East Lancashire schools must teach the value of sport

Bournemouth Echo: East Lancashire schools must teach the value of sport East Lancashire schools must teach the value of sport

Concluding our series on sustaining the London 2012 legacy in East Lancashire, local government reporter Bill Jacobs reflects on his inglorious athletic career and what is needed to produce both our future Olympic medallists and a healthy next generation.

When I captained Burnley Hockey Club fifth team, the best moment was discovering a Darwen school playing the sport.

Twenty teenagers came to training . By season’s end six were in my knockabout side, five were in better teams and three in the firsts. Two played for the county.

That school provided the current captain of Blackburn Hockey Club first team.

Its inspirational teacher left. The school no longer plays. Burnley Hockey Club folded, and Blackburn struggles to field two teams.

This shows the crucial link between school and recreational sport and the talent to become tomorrow’s local heroes.

My school picked the 30 sportiest children at 12 for cricket and rugby, leaving the rest to rot on the field with a ball.

Only the need to fill an illegal school hockey team meant I started to play sport after being the kid no one ever picked.

School games must be inclusive and competitive. No kids play in the corridor with number bricks because they can’t do maths!

Selling school playing fields isn’t an East Lancashire issue but their continuing sale nationwide to pay for laboratories shows where sport comes in educational priorities.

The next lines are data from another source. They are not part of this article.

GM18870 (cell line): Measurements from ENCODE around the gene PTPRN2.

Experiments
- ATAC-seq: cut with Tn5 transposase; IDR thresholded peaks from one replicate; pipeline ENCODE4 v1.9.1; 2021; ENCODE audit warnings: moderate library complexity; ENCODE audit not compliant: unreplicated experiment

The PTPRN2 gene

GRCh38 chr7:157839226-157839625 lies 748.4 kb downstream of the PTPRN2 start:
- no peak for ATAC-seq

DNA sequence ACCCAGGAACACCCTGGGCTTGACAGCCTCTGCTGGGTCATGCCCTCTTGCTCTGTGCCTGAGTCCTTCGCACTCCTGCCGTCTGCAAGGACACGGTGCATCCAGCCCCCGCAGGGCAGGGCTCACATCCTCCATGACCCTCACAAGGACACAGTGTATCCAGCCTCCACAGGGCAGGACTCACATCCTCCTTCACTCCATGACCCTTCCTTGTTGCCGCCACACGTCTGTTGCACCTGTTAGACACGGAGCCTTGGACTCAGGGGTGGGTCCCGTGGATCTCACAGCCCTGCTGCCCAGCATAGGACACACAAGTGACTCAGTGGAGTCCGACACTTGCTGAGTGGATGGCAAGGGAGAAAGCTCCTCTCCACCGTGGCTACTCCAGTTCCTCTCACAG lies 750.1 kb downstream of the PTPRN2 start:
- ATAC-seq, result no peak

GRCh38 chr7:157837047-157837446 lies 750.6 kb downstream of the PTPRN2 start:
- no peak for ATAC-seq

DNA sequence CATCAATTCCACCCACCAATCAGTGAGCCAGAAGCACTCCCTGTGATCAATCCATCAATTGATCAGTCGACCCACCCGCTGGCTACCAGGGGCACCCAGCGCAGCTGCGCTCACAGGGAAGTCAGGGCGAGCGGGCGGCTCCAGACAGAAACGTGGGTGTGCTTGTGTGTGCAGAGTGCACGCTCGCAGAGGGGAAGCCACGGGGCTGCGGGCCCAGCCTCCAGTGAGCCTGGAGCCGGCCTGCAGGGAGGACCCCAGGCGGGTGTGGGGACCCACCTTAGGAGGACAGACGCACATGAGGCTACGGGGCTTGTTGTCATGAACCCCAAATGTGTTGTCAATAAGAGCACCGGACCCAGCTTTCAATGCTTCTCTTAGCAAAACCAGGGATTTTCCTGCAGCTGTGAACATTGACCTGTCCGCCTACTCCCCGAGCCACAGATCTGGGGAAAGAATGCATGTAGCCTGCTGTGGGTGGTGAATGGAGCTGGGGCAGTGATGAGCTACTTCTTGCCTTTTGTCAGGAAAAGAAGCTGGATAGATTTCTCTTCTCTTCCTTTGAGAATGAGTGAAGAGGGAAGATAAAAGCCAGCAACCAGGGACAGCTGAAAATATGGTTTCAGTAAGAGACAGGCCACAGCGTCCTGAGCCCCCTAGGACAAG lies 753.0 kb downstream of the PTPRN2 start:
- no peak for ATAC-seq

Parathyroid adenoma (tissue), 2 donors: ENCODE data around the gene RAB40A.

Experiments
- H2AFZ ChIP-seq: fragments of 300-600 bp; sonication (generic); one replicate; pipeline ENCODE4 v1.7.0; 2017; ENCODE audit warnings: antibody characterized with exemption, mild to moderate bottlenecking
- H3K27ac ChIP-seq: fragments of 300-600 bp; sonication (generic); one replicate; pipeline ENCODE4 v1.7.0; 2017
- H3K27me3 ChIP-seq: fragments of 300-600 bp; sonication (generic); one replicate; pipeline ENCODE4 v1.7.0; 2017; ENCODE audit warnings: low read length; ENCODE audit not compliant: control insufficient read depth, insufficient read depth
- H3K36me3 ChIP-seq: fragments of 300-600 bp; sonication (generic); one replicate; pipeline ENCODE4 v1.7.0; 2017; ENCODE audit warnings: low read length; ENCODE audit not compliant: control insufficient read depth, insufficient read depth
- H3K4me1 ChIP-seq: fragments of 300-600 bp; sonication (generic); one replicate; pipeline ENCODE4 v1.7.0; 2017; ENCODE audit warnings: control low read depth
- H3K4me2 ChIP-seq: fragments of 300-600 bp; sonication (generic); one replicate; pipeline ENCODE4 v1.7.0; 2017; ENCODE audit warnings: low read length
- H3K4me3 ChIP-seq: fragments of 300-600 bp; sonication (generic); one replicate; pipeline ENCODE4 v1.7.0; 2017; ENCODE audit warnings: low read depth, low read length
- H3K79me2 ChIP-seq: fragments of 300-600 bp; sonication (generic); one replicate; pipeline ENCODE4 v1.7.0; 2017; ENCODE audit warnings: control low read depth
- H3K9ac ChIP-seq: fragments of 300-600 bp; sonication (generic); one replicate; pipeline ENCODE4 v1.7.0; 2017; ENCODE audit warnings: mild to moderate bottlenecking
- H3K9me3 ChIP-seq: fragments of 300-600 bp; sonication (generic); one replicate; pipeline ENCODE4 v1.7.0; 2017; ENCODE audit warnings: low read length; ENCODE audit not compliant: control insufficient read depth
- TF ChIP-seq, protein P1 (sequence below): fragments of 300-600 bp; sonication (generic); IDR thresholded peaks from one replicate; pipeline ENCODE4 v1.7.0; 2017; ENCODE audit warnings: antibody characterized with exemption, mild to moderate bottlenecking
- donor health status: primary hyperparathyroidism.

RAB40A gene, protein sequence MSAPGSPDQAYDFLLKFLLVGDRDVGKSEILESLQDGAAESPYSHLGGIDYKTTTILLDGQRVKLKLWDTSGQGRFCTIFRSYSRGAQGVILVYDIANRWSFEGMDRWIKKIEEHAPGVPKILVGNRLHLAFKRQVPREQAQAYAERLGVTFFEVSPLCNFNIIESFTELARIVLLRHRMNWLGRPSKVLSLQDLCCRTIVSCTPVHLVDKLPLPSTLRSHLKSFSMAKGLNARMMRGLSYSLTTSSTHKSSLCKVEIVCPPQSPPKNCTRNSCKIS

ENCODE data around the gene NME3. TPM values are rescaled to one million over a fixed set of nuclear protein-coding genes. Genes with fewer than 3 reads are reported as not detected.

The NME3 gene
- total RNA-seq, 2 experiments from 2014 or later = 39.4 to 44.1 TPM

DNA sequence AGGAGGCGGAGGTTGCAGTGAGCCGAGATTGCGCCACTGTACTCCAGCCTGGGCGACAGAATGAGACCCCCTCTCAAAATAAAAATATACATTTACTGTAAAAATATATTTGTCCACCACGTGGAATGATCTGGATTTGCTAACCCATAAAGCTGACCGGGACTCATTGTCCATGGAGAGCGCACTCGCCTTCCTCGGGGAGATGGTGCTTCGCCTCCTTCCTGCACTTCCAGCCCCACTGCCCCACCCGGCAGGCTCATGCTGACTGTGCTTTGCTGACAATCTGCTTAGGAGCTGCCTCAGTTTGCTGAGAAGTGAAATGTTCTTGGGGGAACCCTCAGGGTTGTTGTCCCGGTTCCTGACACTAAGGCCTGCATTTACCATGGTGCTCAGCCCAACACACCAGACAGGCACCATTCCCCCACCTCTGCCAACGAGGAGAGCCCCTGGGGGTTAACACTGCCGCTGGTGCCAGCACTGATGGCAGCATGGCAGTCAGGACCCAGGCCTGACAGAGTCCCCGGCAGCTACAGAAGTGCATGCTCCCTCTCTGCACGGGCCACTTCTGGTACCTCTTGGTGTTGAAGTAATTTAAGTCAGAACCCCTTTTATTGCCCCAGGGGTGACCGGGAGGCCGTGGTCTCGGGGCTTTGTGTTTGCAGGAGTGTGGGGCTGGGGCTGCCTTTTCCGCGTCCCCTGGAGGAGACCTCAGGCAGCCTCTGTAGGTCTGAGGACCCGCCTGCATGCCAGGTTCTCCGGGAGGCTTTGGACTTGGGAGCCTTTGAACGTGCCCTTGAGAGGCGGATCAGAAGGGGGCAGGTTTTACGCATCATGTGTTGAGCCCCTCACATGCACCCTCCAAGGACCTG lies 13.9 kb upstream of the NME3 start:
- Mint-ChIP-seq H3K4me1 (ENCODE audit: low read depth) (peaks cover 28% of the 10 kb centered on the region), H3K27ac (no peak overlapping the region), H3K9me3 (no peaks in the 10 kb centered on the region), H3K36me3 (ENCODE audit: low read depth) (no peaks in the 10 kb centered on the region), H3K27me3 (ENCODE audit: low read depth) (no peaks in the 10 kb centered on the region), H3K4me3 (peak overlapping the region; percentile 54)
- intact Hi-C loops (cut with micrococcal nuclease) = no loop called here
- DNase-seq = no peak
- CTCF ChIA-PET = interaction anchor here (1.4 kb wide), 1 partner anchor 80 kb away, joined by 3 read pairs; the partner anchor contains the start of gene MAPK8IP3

This government’s axing of Labour’s school sports partnerships and games organisers is controversial. Everyone I consulted locally wants them restored and the red tape hindering teachers, parents and volunteers’ involvement slashed.

They want PE a priority in primaries so children go to secondary school in shape.

Research shows fit children learn better but heads rarely place pupils playing sport above boosting exam results.

Top universities consider sport when awarding places. Employers seek healthy workers but often their sports fields have gone. Couch potatoes watching TV sport want winners.

To achieve these aims, we need a pyramid that makes school sport inclusive and competitive from day one, then gets children of all abilities into the local clubs with the best going on to elite training and facilities locally.

That will create the pool of physically active teenagers to provide the fit, hard-working adults companies want and the successful sports people the nation glories in. It also promises adults free from ill-health and obesity caused by poor diet and lack of exercise.

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